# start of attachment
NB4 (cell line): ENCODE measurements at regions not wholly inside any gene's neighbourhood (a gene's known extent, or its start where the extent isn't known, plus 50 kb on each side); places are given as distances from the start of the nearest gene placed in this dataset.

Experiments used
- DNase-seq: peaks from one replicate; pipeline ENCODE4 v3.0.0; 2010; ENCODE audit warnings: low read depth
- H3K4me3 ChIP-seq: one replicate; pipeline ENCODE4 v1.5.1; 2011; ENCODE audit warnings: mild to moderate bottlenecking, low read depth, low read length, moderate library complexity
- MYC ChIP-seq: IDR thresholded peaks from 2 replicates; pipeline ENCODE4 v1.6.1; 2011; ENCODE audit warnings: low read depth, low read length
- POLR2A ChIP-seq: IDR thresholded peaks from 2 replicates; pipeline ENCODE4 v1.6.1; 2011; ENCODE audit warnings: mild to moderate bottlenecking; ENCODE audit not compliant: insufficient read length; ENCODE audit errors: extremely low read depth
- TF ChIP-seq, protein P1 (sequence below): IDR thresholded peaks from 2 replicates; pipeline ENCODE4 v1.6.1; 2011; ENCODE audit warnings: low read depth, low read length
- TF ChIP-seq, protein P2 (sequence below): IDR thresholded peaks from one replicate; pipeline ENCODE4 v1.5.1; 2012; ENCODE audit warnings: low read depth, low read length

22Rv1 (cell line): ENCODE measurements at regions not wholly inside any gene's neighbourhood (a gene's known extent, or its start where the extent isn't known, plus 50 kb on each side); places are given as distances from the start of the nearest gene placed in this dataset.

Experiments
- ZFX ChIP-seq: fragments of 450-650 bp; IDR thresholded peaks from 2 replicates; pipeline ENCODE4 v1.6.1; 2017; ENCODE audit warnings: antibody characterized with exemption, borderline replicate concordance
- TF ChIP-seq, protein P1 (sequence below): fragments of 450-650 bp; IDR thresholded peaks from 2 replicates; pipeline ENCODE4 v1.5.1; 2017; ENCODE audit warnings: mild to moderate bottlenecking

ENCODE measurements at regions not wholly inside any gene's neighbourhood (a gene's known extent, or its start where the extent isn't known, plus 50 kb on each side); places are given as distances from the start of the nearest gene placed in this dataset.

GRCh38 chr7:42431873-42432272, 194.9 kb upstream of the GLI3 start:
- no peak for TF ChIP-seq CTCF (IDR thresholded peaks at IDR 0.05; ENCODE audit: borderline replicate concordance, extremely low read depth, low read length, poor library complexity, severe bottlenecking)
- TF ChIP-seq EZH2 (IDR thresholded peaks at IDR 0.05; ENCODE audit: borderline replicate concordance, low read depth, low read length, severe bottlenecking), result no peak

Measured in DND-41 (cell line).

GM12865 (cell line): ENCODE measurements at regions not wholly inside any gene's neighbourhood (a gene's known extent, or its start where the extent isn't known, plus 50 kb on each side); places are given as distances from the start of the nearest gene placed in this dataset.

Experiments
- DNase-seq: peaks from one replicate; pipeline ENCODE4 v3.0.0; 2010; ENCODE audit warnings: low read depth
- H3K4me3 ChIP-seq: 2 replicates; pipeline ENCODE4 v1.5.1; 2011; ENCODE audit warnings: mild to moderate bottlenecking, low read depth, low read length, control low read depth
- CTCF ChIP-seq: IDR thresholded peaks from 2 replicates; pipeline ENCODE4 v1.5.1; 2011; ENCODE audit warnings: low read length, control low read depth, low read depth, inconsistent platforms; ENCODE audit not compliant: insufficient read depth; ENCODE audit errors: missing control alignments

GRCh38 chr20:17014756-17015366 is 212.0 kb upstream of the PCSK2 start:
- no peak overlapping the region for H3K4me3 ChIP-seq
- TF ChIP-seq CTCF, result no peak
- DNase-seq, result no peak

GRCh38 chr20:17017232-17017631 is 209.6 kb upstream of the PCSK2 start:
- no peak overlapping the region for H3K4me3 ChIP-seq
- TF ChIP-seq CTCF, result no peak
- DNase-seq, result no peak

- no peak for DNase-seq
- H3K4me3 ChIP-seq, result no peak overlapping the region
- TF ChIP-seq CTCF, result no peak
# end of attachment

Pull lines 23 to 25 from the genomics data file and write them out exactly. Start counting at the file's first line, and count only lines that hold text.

GRCh38 chr20:17014756-17015366 is 212.0 kb upstream of the PCSK2 start:
- no peak overlapping the region for H3K4me3 ChIP-seq
- TF ChIP-seq CTCF, result no peak